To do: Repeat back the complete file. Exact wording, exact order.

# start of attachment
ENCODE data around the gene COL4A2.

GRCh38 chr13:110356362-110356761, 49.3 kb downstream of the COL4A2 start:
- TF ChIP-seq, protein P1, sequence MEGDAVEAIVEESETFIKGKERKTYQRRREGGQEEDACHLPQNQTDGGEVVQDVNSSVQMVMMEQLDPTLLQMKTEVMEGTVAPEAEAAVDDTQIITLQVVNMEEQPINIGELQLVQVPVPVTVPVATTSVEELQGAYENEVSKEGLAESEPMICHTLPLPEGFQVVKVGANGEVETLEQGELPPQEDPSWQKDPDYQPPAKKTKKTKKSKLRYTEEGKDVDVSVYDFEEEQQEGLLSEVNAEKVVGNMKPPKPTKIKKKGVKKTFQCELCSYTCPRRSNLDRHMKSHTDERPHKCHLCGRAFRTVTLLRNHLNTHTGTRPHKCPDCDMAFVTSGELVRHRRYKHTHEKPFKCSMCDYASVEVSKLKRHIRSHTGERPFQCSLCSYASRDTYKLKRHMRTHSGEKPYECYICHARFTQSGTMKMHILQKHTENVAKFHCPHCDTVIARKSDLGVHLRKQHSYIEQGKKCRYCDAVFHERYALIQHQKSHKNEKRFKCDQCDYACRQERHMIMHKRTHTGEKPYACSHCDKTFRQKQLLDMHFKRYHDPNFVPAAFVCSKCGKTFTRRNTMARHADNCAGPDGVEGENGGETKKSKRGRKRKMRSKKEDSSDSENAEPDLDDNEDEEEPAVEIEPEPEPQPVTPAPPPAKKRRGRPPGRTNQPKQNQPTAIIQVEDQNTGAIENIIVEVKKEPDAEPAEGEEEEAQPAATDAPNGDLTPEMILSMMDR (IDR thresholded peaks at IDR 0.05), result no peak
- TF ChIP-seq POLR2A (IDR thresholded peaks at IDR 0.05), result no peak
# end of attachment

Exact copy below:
ENCODE data around the gene COL4A2.

GRCh38 chr13:110356362-110356761, 49.3 kb downstream of the COL4A2 start:
- TF ChIP-seq, protein P1, sequence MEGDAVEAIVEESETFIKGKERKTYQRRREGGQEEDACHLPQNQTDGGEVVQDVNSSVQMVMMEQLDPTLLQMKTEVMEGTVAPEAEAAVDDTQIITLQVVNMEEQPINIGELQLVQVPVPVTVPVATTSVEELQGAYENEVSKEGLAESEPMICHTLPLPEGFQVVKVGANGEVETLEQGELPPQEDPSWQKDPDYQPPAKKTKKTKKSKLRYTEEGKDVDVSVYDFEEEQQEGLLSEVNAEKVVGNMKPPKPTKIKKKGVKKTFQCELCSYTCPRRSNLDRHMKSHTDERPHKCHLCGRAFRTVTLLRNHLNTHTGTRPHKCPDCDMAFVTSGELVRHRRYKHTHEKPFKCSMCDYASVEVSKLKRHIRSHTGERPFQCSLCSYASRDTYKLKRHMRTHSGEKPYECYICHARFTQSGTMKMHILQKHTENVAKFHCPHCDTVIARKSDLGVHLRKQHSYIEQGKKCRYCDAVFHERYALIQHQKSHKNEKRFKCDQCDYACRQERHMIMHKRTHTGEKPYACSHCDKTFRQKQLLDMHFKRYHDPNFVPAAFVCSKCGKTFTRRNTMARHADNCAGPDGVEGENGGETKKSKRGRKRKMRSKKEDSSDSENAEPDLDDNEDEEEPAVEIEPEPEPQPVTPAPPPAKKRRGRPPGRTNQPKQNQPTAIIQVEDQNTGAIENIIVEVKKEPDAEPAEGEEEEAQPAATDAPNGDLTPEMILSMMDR (IDR thresholded peaks at IDR 0.05), result no peak
- TF ChIP-seq POLR2A (IDR thresholded peaks at IDR 0.05), result no peak